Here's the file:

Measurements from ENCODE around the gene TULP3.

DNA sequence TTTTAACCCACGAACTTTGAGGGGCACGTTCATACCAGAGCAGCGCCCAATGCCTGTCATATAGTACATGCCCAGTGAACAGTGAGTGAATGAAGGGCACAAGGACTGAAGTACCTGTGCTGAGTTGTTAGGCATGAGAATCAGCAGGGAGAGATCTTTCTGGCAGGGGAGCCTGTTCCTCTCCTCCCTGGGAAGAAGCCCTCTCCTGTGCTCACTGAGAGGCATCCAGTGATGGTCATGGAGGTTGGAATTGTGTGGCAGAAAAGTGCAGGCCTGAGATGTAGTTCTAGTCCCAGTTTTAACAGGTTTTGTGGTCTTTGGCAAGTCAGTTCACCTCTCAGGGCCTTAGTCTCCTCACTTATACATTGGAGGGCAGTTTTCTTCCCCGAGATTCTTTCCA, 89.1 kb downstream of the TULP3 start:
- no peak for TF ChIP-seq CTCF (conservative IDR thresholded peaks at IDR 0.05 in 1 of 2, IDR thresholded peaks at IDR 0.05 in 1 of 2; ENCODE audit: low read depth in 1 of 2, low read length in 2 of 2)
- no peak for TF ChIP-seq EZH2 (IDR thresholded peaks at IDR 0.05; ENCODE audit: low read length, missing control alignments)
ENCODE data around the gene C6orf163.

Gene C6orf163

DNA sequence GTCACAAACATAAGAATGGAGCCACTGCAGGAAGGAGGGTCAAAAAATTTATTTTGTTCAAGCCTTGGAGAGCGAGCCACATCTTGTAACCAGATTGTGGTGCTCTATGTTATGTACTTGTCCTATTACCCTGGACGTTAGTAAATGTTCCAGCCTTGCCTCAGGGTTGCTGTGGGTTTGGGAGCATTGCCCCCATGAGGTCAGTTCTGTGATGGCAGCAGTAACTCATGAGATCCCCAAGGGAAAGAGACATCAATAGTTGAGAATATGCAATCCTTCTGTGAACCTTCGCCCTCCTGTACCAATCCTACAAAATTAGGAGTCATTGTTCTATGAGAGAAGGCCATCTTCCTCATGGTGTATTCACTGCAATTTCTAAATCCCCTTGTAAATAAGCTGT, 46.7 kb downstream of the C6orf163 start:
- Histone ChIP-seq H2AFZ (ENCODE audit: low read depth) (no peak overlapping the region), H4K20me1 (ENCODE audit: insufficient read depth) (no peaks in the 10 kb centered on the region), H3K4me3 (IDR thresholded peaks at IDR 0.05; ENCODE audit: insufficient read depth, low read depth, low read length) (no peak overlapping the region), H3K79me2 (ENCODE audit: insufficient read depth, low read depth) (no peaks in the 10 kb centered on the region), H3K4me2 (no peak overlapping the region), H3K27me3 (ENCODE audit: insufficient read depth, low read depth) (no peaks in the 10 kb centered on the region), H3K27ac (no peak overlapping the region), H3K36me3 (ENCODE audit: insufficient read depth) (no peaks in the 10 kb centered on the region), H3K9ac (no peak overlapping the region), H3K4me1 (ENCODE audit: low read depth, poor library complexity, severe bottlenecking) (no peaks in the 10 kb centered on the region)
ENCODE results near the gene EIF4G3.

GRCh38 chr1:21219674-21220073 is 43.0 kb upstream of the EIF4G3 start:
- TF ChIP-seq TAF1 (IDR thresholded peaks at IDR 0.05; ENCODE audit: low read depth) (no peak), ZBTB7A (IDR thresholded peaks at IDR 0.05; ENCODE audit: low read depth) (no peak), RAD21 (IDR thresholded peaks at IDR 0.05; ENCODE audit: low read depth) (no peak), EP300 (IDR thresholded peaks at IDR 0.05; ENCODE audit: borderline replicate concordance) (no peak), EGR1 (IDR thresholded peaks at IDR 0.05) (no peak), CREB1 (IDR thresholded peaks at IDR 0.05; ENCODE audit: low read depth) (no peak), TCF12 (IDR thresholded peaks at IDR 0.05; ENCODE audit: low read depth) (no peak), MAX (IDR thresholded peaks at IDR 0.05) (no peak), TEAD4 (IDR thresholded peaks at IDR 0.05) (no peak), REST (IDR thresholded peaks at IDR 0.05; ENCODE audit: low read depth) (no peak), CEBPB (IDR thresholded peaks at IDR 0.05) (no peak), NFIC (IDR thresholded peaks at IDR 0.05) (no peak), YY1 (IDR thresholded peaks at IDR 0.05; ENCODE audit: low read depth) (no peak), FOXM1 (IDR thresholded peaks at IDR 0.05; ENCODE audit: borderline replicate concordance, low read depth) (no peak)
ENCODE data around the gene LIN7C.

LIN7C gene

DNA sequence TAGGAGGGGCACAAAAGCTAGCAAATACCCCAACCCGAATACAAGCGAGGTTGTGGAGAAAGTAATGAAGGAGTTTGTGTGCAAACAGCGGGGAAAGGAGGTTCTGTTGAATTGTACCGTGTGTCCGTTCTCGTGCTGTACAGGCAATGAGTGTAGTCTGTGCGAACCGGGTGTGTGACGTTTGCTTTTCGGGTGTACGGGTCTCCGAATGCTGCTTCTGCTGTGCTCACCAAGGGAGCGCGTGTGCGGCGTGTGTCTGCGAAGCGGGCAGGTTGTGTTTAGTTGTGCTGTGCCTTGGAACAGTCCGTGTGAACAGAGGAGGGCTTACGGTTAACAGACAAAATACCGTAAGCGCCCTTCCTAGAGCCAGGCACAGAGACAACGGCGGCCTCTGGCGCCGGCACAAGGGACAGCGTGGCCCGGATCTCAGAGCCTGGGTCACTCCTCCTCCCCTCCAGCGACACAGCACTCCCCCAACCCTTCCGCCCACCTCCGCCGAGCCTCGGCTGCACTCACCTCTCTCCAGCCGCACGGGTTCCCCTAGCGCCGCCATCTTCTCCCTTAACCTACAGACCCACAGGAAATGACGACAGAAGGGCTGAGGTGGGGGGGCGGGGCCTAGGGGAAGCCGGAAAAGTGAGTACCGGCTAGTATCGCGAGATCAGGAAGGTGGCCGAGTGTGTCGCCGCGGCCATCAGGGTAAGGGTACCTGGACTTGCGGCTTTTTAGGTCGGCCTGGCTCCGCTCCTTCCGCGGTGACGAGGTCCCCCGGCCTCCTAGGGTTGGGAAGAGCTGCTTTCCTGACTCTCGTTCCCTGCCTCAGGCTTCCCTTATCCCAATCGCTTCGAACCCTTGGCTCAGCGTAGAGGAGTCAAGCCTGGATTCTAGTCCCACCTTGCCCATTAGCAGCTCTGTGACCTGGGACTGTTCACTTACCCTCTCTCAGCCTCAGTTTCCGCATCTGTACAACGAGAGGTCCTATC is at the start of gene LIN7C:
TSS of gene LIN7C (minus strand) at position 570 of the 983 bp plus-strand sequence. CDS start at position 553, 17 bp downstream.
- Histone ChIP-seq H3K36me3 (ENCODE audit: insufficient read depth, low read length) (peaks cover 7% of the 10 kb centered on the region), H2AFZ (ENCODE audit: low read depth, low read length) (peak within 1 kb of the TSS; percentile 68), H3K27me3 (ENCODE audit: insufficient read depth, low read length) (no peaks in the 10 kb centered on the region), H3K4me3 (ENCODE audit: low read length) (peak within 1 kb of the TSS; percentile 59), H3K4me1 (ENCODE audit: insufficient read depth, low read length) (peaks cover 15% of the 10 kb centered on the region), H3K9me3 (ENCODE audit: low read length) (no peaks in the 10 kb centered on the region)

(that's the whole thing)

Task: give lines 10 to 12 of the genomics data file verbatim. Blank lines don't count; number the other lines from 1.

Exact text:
GRCh38 chr1:21219674-21220073 is 43.0 kb upstream of the EIF4G3 start:
- TF ChIP-seq TAF1 (IDR thresholded peaks at IDR 0.05; ENCODE audit: low read depth) (no peak), ZBTB7A (IDR thresholded peaks at IDR 0.05; ENCODE audit: low read depth) (no peak), RAD21 (IDR thresholded peaks at IDR 0.05; ENCODE audit: low read depth) (no peak), EP300 (IDR thresholded peaks at IDR 0.05; ENCODE audit: borderline replicate concordance) (no peak), EGR1 (IDR thresholded peaks at IDR 0.05) (no peak), CREB1 (IDR thresholded peaks at IDR 0.05; ENCODE audit: low read depth) (no peak), TCF12 (IDR thresholded peaks at IDR 0.05; ENCODE audit: low read depth) (no peak), MAX (IDR thresholded peaks at IDR 0.05) (no peak), TEAD4 (IDR thresholded peaks at IDR 0.05) (no peak), REST (IDR thresholded peaks at IDR 0.05; ENCODE audit: low read depth) (no peak), CEBPB (IDR thresholded peaks at IDR 0.05) (no peak), NFIC (IDR thresholded peaks at IDR 0.05) (no peak), YY1 (IDR thresholded peaks at IDR 0.05; ENCODE audit: low read depth) (no peak), FOXM1 (IDR thresholded peaks at IDR 0.05; ENCODE audit: borderline replicate concordance, low read depth) (no peak)
ENCODE data around the gene LIN7C.